Cilantro by Andy Shenk
June 23, 2012, 3:49 pm
Filed under: Reflections | Tags:

Cilantro. Kinza in Russian. My mother frequently bought the weed from the fresh-air market in Derbent, wrapping it in a plastic bag to transport with all our other groceries on the two-hour bus ride up the Caucasus Mountains to the Tabasaran village, Bookhnog, where we made our home. The juicy tangerines and vafli that mom and dad brought back from the city delighted us children. Vafli: Creamy, crunchy bars of sugar and chocolate paste. I would peel the layers back one by one, then scrape the chocolate filling into my mouth with my teeth. My younger brother, Jonny, and I did not look upon cilantro so favorably, however.

Over the following week, its overwhelming odor flooded salads and rice dishes that my mother prepared in the kitchen at the front of the house. Even when my brother and I insisted that she serve the herb separately, our offended nostrils gained reprieve for only a short time. Either she forgot to leave it out the next day or we ate dinner at a friend’s house soon thereafter. To my mother’s credit, our neighbors’ cooking made her use of kinza appear negligible.

For those fortunate enough to have never tasted cilantro, I will attempt to briefly describe the experience.

A beautiful, colorful dish of fresh vegetables appears on the table in front of you. Exhausted by a day in Russian-language school, homework, and village chores, you greedily seize your spoon and dig into the feast. Before the first bite reaches your mouth, however, warning bells begin to sound. A peculiar smell wafts from the spoon: sterile, harsh, and dominating, belying the rich variety of flavors you had initially anticipated. Undaunted, you begin to chew. To your amazement, the tomato and cucumber salad, straight from the garden, tastes only of mouthwash. The vegetables are forgotten, buried beneath the cilantro. Though the effect is not so strong as to cause you to spit the food out, the dish is ruined. Oh well, don’t lose heart completely. Mom’s a good cook most of the time – at least there will likely be some tasty bread and soup to make up for the disappointment.

See, the trouble with cilantro isn’t so much that it’s intrinsically rotten. Rather, it’s that the diced green leaves, barely visible on a bed of rice or vegetables, overwhelm every other flavor. Who wants to be reminded of mouthwash at dinner time?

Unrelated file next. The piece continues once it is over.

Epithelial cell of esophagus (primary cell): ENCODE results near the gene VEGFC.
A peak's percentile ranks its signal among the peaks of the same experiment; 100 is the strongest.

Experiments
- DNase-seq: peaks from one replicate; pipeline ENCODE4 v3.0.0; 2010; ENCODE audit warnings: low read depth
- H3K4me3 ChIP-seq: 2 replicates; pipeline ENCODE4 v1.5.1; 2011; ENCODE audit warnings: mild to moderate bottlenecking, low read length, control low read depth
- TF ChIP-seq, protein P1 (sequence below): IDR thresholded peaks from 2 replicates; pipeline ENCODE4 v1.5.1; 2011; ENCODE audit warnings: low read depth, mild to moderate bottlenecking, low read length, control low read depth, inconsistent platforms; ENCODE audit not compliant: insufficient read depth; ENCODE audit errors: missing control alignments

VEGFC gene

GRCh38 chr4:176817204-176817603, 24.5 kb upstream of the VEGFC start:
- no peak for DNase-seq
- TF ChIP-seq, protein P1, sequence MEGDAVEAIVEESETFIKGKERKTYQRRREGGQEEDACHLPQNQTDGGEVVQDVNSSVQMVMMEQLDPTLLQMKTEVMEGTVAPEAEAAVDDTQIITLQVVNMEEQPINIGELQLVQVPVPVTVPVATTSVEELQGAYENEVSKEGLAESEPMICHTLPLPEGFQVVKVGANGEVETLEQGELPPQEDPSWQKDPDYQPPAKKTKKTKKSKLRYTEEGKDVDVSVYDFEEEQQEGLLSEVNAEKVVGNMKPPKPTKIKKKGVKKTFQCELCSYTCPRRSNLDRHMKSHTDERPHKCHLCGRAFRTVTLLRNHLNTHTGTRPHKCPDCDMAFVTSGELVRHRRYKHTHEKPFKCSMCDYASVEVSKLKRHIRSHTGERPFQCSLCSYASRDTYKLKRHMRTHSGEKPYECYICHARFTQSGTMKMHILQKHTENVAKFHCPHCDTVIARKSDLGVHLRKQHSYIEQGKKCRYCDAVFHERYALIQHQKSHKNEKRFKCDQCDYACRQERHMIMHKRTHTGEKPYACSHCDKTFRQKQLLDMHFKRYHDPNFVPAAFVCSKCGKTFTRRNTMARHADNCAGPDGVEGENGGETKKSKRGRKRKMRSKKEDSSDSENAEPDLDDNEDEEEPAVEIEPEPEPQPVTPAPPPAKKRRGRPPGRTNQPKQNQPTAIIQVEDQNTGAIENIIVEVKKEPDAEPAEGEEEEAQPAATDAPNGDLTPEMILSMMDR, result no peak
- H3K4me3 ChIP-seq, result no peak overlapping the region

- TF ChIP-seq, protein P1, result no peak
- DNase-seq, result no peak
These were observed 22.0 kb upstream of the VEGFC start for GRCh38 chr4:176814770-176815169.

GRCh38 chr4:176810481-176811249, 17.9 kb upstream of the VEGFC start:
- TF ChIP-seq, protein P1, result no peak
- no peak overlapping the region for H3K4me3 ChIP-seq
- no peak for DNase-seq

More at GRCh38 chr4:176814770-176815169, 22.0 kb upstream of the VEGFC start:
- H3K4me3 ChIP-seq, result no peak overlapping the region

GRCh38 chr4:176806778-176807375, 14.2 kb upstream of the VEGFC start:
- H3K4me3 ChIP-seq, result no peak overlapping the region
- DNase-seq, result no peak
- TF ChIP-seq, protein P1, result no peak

Cilantrophobia notwithstanding, I pride myself on culinary flexibility. For many years, my distaste for cilantro proved an effective exception to the rule. I could boast that I enjoyed eating just about anything, except, of course, cilantro. Most of my friends liked cilantro and so I enjoyed being different by flaunting my passionate hatred for the herb.

After a while, I found an even more devious use for cilantro antipathy. I’d initially express my disgust when served a dish prepared with cilantro. After drawing the sympathy of those seated near me (a dislike for cilantro, after all, has been shown to have genetic roots), I then demonstrated my character by forcing down a generous serving, cilantro and all.

Unfortunately, my hubris in thinking I could manipulate cilantro to my own ends finally caught up to me. To my horror, while eating a Chipotle burrito stuffed with cilantro-flavored rice two months ago, I found that the taste wasn’t so bad as I remembered it. Rather than suffocate my taste buds, the cilantro added an enjoyable new layer of taste to the other ingredients. Too much exposure to any evil ultimately dulls the conscience, I suppose. When I admitted to my wife what had just happened inside my mouth, she couldn’t believe it. My dislike for cilantro had been so profound that she had grown to hate it as well, in solidarity with me. Jonny, my younger brother, also took the news hard, refusing to believe that his older brother was capable of such betrayal. Though shaken myself, I did see it as tit-for-tat. Ever since he’d boarded the Harry Potter bandwagon a few years back, I’d had to stand alone as the only devoted Tolkien apologist in the family.

I wish I’d never learned to fancy cilantro. I could attempt to erase this time in my life, and pretend to once again despise the stuff…No, I’ll be honest and admit that it’s alright. Still, it’s difficult to leave behind a decades-long hatred, all because of my fickle taste buds.


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